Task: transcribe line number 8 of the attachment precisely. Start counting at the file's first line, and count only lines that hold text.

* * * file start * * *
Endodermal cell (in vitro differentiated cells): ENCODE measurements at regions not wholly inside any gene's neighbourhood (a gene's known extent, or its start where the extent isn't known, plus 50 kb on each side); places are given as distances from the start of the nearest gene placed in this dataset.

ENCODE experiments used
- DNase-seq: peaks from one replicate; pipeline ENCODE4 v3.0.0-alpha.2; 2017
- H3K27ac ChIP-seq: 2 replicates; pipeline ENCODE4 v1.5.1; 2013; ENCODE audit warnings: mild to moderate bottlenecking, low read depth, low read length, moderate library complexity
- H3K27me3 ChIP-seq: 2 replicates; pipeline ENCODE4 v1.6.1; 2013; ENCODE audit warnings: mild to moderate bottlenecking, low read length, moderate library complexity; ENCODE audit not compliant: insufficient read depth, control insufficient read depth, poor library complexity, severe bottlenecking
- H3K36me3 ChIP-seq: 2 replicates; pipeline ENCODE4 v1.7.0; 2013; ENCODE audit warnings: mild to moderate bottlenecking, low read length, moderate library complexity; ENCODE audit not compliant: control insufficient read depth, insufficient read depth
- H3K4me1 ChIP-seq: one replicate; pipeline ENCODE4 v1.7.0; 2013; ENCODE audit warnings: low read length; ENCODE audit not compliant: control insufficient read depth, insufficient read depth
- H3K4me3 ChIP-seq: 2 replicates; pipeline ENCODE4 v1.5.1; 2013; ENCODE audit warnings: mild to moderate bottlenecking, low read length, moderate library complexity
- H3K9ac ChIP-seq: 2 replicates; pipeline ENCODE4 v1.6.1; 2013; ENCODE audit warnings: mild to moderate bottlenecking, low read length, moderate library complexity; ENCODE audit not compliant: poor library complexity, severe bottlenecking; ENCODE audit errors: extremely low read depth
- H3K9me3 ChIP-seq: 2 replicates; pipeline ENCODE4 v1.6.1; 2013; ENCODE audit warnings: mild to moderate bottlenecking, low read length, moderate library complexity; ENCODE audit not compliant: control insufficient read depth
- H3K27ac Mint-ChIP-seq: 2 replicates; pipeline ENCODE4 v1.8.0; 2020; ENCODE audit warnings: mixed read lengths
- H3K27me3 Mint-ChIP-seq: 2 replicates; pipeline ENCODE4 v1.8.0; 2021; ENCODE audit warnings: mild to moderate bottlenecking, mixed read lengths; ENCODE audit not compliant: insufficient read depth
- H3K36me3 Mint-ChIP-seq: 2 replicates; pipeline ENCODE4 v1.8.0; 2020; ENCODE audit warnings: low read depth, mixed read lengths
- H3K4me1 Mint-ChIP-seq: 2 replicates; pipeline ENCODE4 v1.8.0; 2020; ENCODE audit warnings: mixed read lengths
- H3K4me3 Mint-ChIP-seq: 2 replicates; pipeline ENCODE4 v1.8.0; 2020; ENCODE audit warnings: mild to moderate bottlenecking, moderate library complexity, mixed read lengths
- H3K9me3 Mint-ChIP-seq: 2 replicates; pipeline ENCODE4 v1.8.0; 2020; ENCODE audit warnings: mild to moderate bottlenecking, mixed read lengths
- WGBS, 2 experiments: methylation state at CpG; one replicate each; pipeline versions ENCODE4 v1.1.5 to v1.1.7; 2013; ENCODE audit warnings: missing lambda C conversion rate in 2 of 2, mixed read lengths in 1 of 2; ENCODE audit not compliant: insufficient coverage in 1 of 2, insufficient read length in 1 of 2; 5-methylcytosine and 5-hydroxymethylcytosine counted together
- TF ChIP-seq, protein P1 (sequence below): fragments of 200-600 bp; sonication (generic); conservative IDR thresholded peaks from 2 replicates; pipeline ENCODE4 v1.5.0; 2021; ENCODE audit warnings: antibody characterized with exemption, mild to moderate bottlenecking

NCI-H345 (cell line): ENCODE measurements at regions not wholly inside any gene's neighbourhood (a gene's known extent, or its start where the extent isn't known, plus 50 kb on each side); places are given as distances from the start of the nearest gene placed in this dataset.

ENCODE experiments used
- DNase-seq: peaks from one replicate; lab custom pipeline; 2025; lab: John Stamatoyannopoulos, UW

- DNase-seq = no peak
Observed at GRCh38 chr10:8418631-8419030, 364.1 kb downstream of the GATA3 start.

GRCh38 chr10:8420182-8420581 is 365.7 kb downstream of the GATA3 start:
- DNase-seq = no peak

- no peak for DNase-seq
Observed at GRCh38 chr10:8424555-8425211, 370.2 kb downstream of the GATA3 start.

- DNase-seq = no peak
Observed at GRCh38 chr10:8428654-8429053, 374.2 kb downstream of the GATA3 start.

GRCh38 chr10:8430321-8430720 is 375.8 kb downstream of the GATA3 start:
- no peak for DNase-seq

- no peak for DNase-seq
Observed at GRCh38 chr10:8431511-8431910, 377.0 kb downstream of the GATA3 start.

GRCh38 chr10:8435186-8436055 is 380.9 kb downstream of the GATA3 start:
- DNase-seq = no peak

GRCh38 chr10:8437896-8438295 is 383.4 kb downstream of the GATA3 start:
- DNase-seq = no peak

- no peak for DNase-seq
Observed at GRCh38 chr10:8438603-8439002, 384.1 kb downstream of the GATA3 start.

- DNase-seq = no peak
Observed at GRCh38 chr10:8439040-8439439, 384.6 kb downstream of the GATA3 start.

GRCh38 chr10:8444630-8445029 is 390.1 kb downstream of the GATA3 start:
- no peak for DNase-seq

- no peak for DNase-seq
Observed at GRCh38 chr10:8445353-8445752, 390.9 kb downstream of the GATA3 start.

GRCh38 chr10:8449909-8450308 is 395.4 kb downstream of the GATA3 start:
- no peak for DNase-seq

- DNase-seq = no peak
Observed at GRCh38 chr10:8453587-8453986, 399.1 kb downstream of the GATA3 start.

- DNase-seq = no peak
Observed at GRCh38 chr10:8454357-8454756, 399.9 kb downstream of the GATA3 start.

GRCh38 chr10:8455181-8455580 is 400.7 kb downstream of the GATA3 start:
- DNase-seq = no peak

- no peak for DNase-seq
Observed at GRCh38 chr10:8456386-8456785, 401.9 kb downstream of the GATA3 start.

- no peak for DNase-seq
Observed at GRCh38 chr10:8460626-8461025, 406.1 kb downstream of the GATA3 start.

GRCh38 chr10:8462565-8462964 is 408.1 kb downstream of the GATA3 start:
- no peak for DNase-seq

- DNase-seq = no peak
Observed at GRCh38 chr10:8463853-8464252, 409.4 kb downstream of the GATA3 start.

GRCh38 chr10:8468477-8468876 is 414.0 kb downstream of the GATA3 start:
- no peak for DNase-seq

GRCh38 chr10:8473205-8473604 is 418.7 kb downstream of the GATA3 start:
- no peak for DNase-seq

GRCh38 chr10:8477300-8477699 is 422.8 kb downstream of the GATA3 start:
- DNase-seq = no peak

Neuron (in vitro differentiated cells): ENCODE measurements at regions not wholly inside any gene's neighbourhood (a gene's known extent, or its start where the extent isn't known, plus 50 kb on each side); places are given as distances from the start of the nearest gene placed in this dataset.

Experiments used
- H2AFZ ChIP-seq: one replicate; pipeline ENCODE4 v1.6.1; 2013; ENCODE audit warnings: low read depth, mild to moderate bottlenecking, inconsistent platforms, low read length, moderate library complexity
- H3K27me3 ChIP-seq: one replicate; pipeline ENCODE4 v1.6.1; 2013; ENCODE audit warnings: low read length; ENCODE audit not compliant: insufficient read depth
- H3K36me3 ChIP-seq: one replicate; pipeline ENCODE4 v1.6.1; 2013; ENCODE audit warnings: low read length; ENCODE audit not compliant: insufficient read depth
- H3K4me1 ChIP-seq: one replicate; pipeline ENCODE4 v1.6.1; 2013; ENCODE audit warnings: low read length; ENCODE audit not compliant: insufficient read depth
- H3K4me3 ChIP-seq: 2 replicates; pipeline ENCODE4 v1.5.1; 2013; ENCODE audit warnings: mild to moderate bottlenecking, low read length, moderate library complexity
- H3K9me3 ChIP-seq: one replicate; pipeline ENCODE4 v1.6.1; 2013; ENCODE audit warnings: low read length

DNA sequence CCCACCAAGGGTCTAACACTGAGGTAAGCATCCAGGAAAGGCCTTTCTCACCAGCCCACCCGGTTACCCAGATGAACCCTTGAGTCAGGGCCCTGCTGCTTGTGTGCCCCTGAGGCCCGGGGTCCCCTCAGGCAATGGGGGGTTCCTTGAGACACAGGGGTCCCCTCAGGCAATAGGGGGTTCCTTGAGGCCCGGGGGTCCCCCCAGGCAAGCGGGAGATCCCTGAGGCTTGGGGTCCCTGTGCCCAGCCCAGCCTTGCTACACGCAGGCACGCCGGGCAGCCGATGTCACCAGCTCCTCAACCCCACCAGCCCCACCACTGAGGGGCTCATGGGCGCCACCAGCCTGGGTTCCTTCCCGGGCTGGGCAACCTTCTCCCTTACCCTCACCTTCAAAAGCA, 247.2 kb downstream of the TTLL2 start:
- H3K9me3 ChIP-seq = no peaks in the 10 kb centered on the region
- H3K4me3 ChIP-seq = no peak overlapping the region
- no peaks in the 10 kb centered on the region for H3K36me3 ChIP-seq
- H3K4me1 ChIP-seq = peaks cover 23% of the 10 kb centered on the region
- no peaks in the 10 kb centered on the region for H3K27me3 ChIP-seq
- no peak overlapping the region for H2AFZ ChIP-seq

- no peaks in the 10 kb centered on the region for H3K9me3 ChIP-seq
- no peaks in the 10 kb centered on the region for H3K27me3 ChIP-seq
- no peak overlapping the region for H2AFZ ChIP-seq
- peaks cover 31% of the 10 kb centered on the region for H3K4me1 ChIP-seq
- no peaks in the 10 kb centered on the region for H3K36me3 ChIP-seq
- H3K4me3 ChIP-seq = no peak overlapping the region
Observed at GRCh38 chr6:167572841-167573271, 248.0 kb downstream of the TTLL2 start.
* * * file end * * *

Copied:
- H3K4me3 ChIP-seq: 2 replicates; pipeline ENCODE4 v1.5.1; 2013; ENCODE audit warnings: mild to moderate bottlenecking, low read length, moderate library complexity